With “The Newsroom” headed toward a finale with its final six episodes (and you really should be watching, because it’s the best the show has ever been), Aaron Sorkin is out doing the rounds, talking to press, and using the opportunity to announce, among other things, that he’s done with television. So he’ll be turning toward feature films, and on the horizon is the Steve Jobs biopic “Jobs.” He’s slowly been pulling the curtain back on the movie, revealing that there’s a healthy amount of supporting characters in his script, but that the focus is on the tech innovator, and in case there is any doubt that the lead role will be a challenge for whoever snags it (Michael Fassbender is currently rumored), Sorkin makes it very clear they have a lot of screenplay to deal with.
“It’s a 181-page script, about 100 of it is that one character,” the writer told The Independent. And while the (extraordinarily dialogue-heavy) movie will be centered around three Apple product launches, set across the span of sixteen years, like “The Social Network,” character is king, and the heart of “Jobs” may surprise you.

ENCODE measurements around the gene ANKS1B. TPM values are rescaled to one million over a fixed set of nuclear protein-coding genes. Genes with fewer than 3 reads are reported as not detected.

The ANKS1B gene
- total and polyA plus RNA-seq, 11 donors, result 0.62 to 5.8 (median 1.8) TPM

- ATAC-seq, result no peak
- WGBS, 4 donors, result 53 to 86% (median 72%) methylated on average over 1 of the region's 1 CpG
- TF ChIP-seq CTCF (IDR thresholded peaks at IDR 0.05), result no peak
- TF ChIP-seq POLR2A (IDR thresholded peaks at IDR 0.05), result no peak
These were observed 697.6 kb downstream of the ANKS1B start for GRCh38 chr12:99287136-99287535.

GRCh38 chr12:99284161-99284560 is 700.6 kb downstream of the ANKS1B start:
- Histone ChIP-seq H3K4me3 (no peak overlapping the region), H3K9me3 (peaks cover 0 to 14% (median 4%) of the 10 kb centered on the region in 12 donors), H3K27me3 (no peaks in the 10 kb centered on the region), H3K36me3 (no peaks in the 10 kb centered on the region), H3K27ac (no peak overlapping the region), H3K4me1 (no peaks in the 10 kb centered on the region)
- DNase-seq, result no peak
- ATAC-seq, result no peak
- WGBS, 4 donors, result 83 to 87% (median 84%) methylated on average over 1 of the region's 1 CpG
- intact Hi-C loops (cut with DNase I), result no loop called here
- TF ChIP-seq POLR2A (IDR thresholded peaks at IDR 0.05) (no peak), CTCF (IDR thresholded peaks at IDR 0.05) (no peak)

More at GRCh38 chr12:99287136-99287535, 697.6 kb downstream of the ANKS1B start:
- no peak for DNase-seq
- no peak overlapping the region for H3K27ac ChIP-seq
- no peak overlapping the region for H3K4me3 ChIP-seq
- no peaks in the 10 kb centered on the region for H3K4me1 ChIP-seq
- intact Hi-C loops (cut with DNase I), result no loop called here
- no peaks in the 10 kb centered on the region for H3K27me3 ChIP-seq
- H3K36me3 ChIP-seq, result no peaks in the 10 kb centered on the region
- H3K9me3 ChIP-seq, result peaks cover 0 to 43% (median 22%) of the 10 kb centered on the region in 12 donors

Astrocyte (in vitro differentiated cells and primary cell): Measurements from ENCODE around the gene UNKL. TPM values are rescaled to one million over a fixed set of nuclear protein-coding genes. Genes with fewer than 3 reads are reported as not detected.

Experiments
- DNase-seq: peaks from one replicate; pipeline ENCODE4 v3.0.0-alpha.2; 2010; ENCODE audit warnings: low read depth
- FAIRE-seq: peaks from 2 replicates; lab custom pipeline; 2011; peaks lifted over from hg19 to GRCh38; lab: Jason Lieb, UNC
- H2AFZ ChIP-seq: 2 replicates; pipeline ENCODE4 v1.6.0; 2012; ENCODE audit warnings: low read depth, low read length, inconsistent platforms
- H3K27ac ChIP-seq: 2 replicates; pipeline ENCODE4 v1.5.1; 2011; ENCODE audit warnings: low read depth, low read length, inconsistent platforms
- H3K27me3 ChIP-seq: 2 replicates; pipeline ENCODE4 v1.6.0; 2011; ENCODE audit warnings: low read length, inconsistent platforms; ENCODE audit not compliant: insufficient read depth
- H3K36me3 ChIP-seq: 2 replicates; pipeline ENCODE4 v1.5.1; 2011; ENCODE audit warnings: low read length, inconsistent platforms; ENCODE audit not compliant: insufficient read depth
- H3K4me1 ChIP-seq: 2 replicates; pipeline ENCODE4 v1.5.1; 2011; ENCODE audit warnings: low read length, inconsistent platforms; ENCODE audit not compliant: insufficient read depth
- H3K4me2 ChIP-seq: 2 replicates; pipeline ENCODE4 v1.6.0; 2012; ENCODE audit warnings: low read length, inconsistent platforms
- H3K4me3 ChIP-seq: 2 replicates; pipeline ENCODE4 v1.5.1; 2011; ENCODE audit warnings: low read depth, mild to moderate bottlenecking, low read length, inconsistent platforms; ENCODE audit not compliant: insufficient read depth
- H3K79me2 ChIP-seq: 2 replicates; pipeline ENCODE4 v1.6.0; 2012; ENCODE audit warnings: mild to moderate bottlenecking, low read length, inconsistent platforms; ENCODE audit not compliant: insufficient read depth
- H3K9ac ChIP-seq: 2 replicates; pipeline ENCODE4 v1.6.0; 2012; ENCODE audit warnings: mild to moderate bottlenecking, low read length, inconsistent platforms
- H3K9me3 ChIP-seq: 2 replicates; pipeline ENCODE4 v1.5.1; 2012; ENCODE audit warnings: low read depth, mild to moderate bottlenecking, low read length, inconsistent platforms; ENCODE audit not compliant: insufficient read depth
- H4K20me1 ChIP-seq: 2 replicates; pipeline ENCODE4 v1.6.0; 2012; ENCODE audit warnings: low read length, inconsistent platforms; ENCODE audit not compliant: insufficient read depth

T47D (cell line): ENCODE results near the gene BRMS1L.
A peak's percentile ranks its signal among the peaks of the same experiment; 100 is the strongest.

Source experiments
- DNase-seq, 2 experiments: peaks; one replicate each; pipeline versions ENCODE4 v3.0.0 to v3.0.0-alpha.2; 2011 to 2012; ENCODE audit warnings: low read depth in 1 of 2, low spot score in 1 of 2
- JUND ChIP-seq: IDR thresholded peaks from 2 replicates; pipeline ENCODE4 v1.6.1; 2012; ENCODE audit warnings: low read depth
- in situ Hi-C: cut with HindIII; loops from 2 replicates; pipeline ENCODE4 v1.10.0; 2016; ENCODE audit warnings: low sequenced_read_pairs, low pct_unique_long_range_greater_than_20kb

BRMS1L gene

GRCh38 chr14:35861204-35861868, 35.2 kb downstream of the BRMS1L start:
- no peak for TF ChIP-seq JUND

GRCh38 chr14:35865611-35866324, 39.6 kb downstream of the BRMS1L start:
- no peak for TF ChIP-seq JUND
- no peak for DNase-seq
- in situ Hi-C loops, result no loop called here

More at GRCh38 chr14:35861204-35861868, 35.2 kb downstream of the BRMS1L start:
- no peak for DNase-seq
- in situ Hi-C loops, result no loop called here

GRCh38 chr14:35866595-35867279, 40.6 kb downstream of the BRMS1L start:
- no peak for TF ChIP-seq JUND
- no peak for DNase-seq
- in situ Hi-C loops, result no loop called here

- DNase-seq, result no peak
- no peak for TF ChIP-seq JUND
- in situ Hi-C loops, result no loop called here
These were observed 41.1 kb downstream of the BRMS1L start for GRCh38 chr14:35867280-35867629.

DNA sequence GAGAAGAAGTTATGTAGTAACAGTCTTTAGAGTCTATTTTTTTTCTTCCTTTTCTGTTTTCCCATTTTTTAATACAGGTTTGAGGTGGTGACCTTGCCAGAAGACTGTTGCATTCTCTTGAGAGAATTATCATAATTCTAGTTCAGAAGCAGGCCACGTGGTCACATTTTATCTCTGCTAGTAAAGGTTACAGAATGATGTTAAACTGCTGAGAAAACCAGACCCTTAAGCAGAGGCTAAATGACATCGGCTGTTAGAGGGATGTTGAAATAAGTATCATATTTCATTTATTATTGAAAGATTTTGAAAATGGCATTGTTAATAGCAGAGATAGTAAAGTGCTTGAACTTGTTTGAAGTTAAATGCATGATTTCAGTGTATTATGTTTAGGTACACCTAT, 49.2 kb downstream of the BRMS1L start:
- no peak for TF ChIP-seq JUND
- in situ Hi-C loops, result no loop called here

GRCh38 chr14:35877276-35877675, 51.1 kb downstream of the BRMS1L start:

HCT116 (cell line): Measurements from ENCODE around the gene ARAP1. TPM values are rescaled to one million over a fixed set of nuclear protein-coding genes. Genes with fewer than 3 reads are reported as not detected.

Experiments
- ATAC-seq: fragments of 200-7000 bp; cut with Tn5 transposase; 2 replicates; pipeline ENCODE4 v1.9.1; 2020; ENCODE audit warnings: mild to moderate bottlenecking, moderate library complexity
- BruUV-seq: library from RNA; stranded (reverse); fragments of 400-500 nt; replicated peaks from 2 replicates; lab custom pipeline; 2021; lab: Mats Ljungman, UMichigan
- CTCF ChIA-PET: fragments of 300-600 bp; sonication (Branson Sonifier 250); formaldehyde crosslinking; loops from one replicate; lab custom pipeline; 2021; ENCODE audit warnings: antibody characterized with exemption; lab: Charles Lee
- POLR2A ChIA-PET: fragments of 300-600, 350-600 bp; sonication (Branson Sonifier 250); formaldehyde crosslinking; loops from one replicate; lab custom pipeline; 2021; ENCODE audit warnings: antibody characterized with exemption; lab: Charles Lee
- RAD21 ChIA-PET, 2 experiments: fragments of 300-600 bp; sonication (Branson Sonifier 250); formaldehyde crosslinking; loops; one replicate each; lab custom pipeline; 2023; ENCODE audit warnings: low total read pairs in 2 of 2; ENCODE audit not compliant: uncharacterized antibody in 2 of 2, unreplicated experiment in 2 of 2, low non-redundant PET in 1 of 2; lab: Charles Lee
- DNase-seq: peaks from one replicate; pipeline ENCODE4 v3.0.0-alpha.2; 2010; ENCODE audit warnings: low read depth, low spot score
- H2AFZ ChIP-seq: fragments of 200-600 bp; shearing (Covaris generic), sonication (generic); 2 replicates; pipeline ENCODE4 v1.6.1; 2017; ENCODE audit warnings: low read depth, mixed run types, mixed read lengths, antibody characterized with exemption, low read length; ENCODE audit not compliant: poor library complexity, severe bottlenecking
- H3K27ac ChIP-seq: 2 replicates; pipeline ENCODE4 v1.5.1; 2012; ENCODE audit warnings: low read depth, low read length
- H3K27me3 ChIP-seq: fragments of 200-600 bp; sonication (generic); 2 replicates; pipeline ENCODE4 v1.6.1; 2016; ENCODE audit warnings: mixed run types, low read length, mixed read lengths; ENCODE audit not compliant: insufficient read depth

“Both films are much more about the people than the technology they invented,” Sorkin says. “With ‘The Social Network,’ I was interested in the psychology of the world’s most successful social networking system being invented by the world’s most anti-social guy. And in the case of Steve Jobs, it’s the relationships he had – particularly with his daughter, Lisa – that drew me to it.”
Jobs’ daughter was estranged from her father until she was a teenager, but it seems her insights were valuable to Sorkin as he worked on the movie. “She didn’t participate in Walter Isaacson’s book, because her father was alive at the time, and she didn’t want to alienate either of her parents, so I was very grateful that she was willing to spend time with me,” he explains. “She is the heroine of the movie.”
Now, the rule in Hollywood is that, generally speaking, one page of script equals one minute of film time. That said, David Fincher got through the 163 page-script for “The Social Network” in a rapidfire two hours, so the question is: can Danny Boyle do the same for “Jobs”? Or will we get a three-hour look at the late Apple guru? Too much? Let us know below….